According to the estimate of the International Energy Agency (IEA), global CO2 emissions in 2020 will drop by 8%, or almost 2.6 gigatons, to the level of about 10 years ago. This is because the coronavirus crisis has directly impacted energy consumption and led to lower emissions. However, as previous crises have shown, when emissions start to rise again, the increase could exceed the decrease, unless the investments being made to revitalize the economy are geared towards making our energy infrastructures friendlier to the environment. So how can we generate electrical power in the future in a way that is reliable and ecologically sound? And what must our drive and propulsion systems run on if they are to deliver power with climate-neutral results? And how can we achieve all of these things with maximum cost-efficiency? There is no single and absolute answer to these questions. What is certain, however, is that a variety of solutions are needed to produce a cumulative effect. Among the most promising are high-capacity batteries, synthetic fuels and the fuel cell.
The moment has come for batteries and fuel cells
Between January and March 2020, more than half of the electrical power generated in Germany came, for the first time, from renewable energies. But electricity generated from wind and solar is naturally dependent on the weather. Achieving a constant and reliable power supply from renewable sources is therefore possible only if they are combined with reliable modules that come onstream immediately whenever they are needed – e.g. when the wind is still, or when it is raining, or if renewable energy cannot be harnessed for a different reason. That is why the hour might now have come for widespread use of batteries and fuel cells as the key to making our energy future clean and secure. “These technologies have long featured on our development road map,” explained Dr Peter Riegger, head of the Rolls-Royce Power Lab, the new division in which all the threads of the company's technological development run together. “We're testing a wide variety of scenarios and application fields,” he said. Batteries and fuel cells present such interesting possibilities because they are capable of interlinking the electrical power, heat and mobility sectors more strongly. Together, these sectors account for almost half of climate-damaging emissions. This 'sector coupling', as it is known in the trade, is a very important aspect of decarbonization.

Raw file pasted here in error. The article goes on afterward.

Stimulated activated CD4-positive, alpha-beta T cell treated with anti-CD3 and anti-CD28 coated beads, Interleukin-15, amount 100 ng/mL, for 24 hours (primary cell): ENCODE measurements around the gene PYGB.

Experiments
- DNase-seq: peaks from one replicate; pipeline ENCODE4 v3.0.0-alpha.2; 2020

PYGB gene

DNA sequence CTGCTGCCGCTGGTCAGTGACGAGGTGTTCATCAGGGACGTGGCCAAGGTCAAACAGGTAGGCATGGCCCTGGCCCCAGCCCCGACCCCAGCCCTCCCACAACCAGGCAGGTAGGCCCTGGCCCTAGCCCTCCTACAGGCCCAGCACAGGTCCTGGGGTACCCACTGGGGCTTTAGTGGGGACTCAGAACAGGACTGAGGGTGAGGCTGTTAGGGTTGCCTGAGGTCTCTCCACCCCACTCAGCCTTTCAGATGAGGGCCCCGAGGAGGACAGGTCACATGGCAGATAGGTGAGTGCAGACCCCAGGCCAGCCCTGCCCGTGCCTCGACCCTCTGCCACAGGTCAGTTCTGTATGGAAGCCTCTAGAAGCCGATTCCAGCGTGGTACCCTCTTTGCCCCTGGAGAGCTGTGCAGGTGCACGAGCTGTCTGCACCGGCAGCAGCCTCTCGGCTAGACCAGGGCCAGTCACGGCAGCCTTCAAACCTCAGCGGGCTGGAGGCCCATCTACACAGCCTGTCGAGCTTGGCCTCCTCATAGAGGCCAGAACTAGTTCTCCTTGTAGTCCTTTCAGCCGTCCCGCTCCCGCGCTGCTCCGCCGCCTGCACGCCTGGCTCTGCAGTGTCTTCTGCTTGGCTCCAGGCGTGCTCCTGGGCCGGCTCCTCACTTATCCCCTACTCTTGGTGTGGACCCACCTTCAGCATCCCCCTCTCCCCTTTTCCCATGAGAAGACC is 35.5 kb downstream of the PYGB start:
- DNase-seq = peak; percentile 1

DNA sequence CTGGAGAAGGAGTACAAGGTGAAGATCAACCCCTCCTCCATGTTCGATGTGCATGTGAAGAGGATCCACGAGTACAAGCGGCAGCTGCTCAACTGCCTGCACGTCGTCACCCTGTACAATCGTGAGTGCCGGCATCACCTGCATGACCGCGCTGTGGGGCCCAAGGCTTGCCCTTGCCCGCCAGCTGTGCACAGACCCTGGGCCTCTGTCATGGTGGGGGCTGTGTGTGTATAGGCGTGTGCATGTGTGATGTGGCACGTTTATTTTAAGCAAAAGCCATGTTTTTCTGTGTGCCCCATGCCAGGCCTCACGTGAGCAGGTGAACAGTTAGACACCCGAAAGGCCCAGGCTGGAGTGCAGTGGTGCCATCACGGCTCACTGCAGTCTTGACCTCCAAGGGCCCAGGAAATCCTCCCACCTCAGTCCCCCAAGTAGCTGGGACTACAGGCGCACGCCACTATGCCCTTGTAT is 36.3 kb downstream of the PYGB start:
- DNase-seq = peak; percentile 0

Wide-ranging portfolio for energy storage
On the Power Systems technology road map, the greatest headway has been made in the field of battery containers. Following the company's acquisition of a majority stake in the start-up enterprise Qinous, several batteries were added to the mtu product portfolio. The company's proprietary microgrid on site in Friedrichshafen, for example, has a battery container with the capacity to store 1 MWh of surplus energy. That provides the flexibility needed to use the different energy sources that the microgrid integrates. The batteries also facilitate a reduction in the amount of time the plant is powered using fossil fuels. Battery technology offers yet another advantage in that it supports frequency and voltage regulation in the power grid.